Disability & Self-Advocacy at College

woman in wheelchair talking to another worman

Disability & Self-Advocacy at College – 4 Easy Steps

Going from high school to college can feel like an overwhelming experience. Therefore, as a new college student, self-advocacy becomes critical for your disability and accommodation needs. If you are a student with a disability, the experience may seem rather challenging.  The reality is that most colleges make the procedure easy to follow. 

1. Self-Identify

You begin your college life with an application to the college. Some colleges have strict admission standards, but the college will not deny entrance based solely on your disability. After you have completed your application, you should self-identify with the Disabilities Office at the college. This is where self-advocacy begins for students with disabilities. Your name and disability information does not automatically transfer to the college. The college will have no idea that you need any accommodations.  To solve that problem, you must be a self-advocate and speak to the people who work in Disabilities Services. As long as you are 18 or older, you are the legal adult.  The college is bound by FERPA rules of confidentiality.  Your parents cannot speak for you on your behalf.  As a result, good self-advocacy becomes so very important.

2. Learn Documentation Guidelines

When you meet with the staff in the Disabilities Services offices, they will discuss documentation guidelines with you. Some colleges take IEPs and 504 plans from high school.  Other colleges will want to see updated testing for a learning disability that uses adult norms. For disabilities such as medical conditions, psychological diagnoses, or physical challenges, documentation will likely be an official letter or medical report. Every college determines its own disability documentation guidelines, so you will need to investigate the correct procedure for your school. This is also the best time to discuss possible assistive technology you may need, especially if you need braille text or sign-language interpreters.  That assistive technology could take additional time to arrange.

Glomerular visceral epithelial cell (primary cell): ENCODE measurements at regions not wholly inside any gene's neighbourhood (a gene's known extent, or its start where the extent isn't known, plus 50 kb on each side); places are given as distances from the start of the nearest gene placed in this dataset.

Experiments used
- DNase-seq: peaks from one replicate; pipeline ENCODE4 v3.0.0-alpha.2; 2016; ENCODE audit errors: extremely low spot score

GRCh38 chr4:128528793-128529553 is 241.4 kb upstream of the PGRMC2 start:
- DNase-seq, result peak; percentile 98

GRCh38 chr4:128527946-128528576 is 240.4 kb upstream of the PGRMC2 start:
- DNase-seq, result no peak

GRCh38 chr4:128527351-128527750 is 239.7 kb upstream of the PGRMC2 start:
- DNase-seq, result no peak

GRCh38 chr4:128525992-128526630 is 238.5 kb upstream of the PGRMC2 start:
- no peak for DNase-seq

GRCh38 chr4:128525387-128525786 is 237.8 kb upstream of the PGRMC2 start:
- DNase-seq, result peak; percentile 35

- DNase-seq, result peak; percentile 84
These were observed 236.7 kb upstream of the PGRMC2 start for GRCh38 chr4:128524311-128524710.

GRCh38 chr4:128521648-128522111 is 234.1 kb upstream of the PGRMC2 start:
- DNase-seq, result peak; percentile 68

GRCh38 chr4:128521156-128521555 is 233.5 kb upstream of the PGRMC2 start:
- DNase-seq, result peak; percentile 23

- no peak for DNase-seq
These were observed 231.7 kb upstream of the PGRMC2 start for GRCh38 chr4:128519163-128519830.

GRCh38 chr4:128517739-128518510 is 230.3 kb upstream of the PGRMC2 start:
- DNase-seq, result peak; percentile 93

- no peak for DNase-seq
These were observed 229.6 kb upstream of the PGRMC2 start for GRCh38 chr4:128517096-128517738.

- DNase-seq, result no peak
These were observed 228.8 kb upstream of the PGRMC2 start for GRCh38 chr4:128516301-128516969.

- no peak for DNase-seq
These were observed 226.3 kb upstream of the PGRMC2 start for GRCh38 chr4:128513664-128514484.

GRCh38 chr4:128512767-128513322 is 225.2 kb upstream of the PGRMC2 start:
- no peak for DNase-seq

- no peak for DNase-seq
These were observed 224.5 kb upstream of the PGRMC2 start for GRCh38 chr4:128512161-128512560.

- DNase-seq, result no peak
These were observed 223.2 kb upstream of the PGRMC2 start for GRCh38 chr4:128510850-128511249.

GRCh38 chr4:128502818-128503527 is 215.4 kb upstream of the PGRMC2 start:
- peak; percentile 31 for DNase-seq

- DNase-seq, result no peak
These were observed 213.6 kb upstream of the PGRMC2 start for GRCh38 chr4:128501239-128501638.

3. Arrange ACT or SAT Testing

If you took ACT or SAT scores before applying to college and your scores are good,  then you likely do not need any additional testing. However, if your ACT or SAT scores do not exist or are too low for college level work, you may need additional placement testing. You should meet with Disabilities Services prior to taking your college placement tests.  You may qualify for accommodations on the tests. Placement tests determine the courses you will begin taking at college. Consequently, poor placement test scores could impact your schedule and graduation time line. 

4. Discuss Accommodations 

Once you have established a class schedule at college. you should revisit Disabilities Services to get accommodations and/or assistive technology.  In most cases, you will be the person who discusses the accommodations with your professors. The important point to remember is to keep the people who work in Disabilities Services informed if you have any issues, concerns, or problems with your accommodations.  This is likely the only way they will know what you need. Do not expect the professors to report your needs to Disability Services.  In most cases, you cannot go back and get a “do-over” if you failed to follow through ahead of time with your concerns.

When you were in high school,  everybody told you what to do and when to do it.  Once you are in college, you will need to follow up with things yourself.  Be ready to be a self-advocate and make certain that you meet as often as necessary with your professors and Disability Services.